but alas, there were setbacks. first, the USDA is not exactly available to come certify that my food is organic, and the nearest dairy farm is probably a thousand miles away. i felt discouraged that although the nutritional information and recommendations in Real Food were applicable to my family, the practical tips for how to get started were not. it was hard not to feel sorry for myself – i do face some disadvantages when it comes to preparing real, healthy meals for my family. for example, finding a local dairy farm that sells raw milk isn’t as simple as searching for it on the internet. rather, i have to ask my neighbors and drive around town to find someone selling water buffalo milk for $13.00 per gallon, and even then who knows if it’s safe? buying lard from pastured pigs simply isn’t an option when you’re living in a place where pork is considered unclean. the main issue we face is lack of documented information for where to purchase real, raw ingredients.

mmm mud… is this my source of raw milk?

dealing with these kinds of disadvantages certainly made reading planck’s book more of a challenge, but if i’m honest, it also made it more interesting because as much as i want to whine about the disadvantages of rural island life, i also have a lot of advantages! for example, living 6 hours from a decent supermarket means we don’t have the appeal of familiar convenience foods to lure us in. healthy foods like fresh seafood and delicious coconut abound. we also have the blessing of budget being a non-issue, since we live in a developing nation but receive a modest developed-nation salary. most exciting of all, we are surrounded by dozens (if not hundreds) of local traditional foods and methods of cooking if only we will take the time and effort to discover them!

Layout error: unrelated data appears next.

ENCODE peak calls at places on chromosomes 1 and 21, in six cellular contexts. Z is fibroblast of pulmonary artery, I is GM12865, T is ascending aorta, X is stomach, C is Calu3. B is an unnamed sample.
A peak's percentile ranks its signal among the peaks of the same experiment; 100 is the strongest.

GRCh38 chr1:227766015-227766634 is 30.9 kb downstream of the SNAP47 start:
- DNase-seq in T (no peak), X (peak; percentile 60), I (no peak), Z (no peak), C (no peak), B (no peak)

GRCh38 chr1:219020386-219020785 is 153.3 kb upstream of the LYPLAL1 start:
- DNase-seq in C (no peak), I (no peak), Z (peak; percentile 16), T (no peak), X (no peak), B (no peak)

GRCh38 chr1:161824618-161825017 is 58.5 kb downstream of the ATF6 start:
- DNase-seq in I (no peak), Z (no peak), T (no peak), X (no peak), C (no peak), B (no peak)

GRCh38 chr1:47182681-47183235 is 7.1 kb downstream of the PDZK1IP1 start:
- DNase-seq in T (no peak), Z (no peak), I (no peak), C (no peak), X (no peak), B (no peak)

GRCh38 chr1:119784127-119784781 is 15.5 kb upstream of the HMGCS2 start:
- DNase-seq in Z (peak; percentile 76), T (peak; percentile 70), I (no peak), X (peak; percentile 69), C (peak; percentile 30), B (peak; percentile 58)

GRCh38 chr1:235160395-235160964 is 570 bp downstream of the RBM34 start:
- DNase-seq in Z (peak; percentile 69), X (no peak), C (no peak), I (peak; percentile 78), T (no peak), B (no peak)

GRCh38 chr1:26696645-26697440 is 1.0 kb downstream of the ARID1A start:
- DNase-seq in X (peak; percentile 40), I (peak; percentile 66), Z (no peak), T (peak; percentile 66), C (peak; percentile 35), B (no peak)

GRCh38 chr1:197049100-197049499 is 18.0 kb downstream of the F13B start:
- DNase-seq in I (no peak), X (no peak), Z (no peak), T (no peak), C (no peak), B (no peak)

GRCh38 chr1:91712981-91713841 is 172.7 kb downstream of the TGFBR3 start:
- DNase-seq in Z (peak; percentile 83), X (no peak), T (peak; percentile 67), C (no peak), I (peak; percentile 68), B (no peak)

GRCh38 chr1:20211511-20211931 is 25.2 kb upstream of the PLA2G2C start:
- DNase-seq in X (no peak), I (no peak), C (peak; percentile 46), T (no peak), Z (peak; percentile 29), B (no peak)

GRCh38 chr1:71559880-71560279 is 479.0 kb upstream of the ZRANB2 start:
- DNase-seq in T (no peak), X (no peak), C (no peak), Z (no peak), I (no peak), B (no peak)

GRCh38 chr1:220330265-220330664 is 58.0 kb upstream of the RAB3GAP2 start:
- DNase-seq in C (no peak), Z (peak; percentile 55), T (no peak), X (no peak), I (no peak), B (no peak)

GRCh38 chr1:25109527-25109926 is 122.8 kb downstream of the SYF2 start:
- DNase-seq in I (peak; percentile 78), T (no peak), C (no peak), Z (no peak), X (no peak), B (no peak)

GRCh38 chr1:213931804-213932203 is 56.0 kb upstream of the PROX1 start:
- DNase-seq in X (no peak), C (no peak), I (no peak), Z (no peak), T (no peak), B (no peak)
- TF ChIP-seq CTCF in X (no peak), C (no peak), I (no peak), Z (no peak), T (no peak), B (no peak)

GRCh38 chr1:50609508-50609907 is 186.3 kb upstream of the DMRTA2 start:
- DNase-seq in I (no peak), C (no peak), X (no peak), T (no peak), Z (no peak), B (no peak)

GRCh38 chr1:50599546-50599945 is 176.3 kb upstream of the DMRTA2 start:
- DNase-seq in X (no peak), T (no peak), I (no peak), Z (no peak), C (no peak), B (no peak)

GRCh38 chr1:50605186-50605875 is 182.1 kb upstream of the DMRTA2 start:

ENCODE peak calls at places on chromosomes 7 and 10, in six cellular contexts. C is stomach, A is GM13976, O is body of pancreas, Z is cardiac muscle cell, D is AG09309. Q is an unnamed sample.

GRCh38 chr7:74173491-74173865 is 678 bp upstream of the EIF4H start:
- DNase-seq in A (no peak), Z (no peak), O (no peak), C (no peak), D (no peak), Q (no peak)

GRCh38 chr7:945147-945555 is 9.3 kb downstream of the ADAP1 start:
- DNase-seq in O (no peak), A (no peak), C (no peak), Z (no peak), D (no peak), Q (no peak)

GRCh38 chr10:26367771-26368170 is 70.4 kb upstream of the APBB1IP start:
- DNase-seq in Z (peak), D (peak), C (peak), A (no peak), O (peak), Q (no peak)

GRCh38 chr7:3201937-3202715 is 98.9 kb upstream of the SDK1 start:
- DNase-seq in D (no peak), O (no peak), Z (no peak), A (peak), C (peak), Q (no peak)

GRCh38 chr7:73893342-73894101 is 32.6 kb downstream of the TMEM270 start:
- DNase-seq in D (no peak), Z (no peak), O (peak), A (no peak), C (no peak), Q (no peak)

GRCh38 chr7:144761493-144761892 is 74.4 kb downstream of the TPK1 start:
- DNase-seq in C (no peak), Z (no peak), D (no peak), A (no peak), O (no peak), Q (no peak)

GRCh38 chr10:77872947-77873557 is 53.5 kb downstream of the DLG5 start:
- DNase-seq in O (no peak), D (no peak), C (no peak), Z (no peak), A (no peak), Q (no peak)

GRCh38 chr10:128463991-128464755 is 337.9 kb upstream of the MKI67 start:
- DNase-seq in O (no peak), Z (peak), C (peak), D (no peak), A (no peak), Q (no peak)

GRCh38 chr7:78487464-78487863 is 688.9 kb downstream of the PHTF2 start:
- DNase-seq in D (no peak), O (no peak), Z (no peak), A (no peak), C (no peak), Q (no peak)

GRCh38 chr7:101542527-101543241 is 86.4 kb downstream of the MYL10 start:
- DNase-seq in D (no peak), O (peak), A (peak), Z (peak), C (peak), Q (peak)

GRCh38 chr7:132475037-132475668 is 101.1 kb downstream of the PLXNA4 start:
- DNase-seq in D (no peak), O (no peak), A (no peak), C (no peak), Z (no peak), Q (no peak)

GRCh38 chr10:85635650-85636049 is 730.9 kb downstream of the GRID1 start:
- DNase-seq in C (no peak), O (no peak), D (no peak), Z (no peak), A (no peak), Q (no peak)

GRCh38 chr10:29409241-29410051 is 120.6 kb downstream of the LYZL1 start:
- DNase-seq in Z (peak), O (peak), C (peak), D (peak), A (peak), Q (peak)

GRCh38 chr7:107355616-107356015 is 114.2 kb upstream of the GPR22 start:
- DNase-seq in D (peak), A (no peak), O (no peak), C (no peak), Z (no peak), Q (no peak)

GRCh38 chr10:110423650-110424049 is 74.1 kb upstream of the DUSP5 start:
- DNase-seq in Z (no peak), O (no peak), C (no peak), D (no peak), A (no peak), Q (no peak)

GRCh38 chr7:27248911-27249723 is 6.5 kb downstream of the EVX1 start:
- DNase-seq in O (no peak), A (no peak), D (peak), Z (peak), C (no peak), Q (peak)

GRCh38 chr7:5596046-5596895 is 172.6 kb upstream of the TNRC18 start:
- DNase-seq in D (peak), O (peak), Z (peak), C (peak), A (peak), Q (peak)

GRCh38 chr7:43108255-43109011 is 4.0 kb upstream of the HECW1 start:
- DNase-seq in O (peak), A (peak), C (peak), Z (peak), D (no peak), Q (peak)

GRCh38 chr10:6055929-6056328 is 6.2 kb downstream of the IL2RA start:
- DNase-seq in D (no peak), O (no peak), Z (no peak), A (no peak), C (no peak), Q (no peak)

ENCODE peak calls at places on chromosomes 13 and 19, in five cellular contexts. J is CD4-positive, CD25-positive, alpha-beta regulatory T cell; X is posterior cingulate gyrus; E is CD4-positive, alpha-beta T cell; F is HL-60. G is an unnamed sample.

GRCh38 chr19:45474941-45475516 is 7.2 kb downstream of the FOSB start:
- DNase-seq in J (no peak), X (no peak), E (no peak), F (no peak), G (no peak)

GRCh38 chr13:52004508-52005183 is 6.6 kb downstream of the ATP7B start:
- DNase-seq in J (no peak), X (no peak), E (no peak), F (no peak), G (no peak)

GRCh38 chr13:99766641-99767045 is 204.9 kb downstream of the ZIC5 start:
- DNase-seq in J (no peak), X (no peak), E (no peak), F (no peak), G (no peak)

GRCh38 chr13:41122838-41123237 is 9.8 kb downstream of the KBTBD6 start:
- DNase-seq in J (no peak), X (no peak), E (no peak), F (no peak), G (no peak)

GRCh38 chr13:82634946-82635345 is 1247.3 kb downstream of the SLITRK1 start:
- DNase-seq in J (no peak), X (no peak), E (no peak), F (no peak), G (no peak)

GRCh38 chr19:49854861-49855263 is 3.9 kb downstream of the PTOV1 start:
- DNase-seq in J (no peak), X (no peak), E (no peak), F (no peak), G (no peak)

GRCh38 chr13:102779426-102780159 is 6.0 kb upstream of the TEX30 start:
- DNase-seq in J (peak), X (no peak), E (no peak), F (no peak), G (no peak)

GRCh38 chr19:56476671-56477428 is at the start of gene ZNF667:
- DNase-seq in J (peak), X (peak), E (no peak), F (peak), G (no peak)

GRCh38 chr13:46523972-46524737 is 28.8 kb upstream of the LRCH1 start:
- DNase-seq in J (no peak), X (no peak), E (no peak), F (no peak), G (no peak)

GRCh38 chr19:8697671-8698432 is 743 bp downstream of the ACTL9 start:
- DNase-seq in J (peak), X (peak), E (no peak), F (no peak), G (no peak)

this very talented & brave young man climbs the coconut trees to get the delicious young coconut for us!

i appreciate my husband’s good attitude about coming on this real food adventure with me. after all, he doesn’t get particularly excited about things like raw milk and homemade peanut butter – he’s already endured a childhood full of those things and didn’t like them then either. but he has been both supportive and proactive, expressing his thanks that i desire to feed our family well, and taking part in kitchen experiments. he tries new recipes enthusiastically and is willing to listen to the logic behind my food choices. needless to say, he’s a keeper!

tomorrow i’ll share our long-term goals/dreams for real food in our family, where we are now, and the baby steps we plan to take to move in the right direction. this blog is linked to “real food wednesday” at kelly the kitchen kop – check it out here.

3 Comments leave one →
  1. jenny messier permalink
    12 July 2012 11:59

    this entry makes me smile. i can still remember struggling to provide (let alone prepare) dinner during your high school years. (maybe someone should have taken charge & limited some activities :)) i was excited when we all sat down together for dinner even if it was with a subway sandwich for 15 minutes. now things are not quite as hectic & it provides some time to think about what we are eating. i am in the process of reading planck’s book & have to admit that i struggle with some of its contents. some parts make “perfect sense” & some go against everything that the american heart association teaches about eating saturated fats (the old cardiac nurse in me wonders who is right). i also find myself questioning our overseeing agencies & the criteria that is currently used to determine that our food is “safe” when there are so many unhealthy additives in our food & because we are such an overweight nation. but you will be happy to know that i am in the exploring mode (on the baby step journey). i am trying to make more things from scratch & am eliminating some ingredients that aren’t good for us. i bought a (read: one) chicken breast from the farmers market for $12.50 last weekend, trying to select healthier meat but don’t kid yourself, i cringed (may almost gasped) at the price. i have signed up for a 6 wk class at the local community college to learn about some of the local farms & buying greener & more local foods. we shall see how that rolls. will let you know if i learn something you might be able to apply. (i don’t think we have any water buffalo or coconuts close by though so might be hard to swap recipes).


  1. our tropical real food journey, part 2 « one is silver